Wednesday, January 16, 2013

Voice Within

Intuition.  It's really something we don't know very much about.  We talk about a 'gut feeling' or 'going with your instinct' but - scientifically - we don't really know what it means.  There are some interesting cases and psychology research experiments that show that there really is some sort of intuition (or whatever certain psychologists, neurologists or cognitive scientists want to call it) and that in certain circumstances we unconsciously know something before we consciously know it. (Malcolm Gladwell's book Blink is a pretty good pop-sci overview.)

I've learned that when it comes to my health, going with my intuition really has been the right thing to do - and it's really been a battle... For example, the other day I counted that I saw seven doctors, one nurse, and five physiotherapists when I was in Scotland last year.  Thirteen medical professionals, all relating to my shoulder.  Some only saw me once, some multiple times.  None of them had ever seen my injury before (it's well established now that this is unusual so that is not surprising) so no-one diagnosed it; but the treatment I got from each medical professional was completely different.  Some were kind, caring, as you would expect from a medical professional, and some were not.  These are, of course, the ones that really make me think about this whole 'intuition' thing - the ones that were not caring, or compassionate - or even pretending to be -  but generally dismissive and condescending.  The ones who sit peering superciliously over the top of their glasses, legs stretched out in front of them, crossed at the ankles, and their hands clasped tightly behind their head, elbows sticking out - the very embodiment of professional arrogance.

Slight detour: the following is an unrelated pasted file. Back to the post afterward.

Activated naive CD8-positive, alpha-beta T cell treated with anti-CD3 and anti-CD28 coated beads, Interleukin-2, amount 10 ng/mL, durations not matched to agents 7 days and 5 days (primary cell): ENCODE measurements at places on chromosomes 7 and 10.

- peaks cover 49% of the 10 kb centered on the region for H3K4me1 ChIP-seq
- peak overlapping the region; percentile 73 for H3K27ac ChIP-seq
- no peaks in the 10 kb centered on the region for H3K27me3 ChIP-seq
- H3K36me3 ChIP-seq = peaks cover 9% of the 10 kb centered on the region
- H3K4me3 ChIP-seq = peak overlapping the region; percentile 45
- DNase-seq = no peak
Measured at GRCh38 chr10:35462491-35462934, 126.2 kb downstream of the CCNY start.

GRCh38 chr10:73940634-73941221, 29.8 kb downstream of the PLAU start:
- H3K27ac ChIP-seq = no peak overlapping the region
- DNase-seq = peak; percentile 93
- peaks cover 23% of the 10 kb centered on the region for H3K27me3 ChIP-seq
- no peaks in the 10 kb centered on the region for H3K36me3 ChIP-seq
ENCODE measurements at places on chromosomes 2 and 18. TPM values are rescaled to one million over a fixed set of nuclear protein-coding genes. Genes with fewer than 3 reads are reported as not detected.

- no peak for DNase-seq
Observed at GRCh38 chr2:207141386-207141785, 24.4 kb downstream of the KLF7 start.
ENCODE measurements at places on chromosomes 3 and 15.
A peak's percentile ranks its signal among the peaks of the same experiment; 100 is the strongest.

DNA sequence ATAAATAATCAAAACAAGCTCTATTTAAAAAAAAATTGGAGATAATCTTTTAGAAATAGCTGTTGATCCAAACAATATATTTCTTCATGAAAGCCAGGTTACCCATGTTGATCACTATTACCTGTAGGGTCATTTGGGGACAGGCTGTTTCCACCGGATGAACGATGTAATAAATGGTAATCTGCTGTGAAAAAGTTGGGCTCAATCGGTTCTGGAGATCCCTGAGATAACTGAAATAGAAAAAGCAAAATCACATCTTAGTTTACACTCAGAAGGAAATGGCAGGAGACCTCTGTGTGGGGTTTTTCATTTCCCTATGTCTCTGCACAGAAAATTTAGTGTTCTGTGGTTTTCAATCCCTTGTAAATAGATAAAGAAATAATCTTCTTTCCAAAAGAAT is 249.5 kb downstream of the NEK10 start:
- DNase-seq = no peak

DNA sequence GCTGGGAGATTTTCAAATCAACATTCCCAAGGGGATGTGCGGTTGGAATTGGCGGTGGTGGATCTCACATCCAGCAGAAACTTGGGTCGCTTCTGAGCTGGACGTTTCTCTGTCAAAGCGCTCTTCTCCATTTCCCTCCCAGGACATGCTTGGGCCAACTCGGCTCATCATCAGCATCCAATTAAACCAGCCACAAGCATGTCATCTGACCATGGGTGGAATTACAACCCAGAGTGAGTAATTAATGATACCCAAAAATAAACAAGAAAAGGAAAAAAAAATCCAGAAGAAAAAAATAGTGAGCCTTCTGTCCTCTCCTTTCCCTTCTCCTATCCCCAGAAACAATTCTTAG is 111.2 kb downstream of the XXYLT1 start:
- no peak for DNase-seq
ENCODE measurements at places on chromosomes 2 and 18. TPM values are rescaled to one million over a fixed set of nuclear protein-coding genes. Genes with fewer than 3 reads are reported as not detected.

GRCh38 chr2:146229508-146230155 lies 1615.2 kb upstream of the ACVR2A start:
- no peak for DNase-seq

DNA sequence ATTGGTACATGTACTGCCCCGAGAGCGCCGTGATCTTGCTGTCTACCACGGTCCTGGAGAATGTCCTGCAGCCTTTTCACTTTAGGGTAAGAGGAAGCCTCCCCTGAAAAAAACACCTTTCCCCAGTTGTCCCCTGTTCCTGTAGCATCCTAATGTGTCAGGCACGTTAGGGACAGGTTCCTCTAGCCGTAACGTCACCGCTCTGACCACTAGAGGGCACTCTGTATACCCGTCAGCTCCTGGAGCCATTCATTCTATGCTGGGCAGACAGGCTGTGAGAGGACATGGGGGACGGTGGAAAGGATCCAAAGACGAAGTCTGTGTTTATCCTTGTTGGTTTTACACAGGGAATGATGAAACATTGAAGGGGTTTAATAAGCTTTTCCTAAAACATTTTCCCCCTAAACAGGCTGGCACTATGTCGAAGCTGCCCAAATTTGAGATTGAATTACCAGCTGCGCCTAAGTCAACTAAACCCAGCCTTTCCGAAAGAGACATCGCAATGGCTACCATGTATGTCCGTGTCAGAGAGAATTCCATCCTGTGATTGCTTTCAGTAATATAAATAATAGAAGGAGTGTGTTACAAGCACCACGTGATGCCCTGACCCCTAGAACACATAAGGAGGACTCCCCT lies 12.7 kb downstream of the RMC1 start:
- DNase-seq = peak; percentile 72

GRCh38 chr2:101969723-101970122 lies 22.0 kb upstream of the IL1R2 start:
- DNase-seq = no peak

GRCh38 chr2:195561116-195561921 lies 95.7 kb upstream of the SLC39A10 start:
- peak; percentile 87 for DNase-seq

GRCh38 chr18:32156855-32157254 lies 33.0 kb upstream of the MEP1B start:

Here are a few chosen quotes from various appointments that best illustrate my point:

You're young. You'll heal
(After yanking my arm in the air - a motion I was completely unable to do myself, given the muscles required to do so were detached - and not even looking at my scapula... which was unable to move, so a physical examination to confirm that comment might have been useful.)

You seem overly focused on pain. 
(Funny that, when actually two major muscles were detached from my shoulder and I couldn't use my right arm.)

You need to deal with the emotional aspect of pain.  
(Detached muscles? Sure, refer me to a psychiatrist... that's the solution.)

Nerves don't do that. They either work or they don't. 
(Seriously? After explaining two doctors and two physios thought I was having some hypersensitive pain issues.  And now, I have RSD-type symptoms... what's that? A syndrome where the nerves are hypersensitive to pain.... possibly caused by not treating the pain in the first place.)

EMGs are just tests used by private healthcare to make a lot of money
(After me saying the doctor in the US recommended I had more nerve testing done in September 2011 if I was not making progress.  Eventually, in January 2012, further EMGs played a major part in setting me on the path to my correct diagnosis.)

She'll just get over the shock of not needing surgery 
(Overheard in the corridor by my Dad while my Mum was trying to help me get dressed but actually I was curled up on the bed crying because of the scapular movement the doctor had forced during the examination... that was his comment to the nurse when my Mum stuck her head out the room and asked for some water for me.)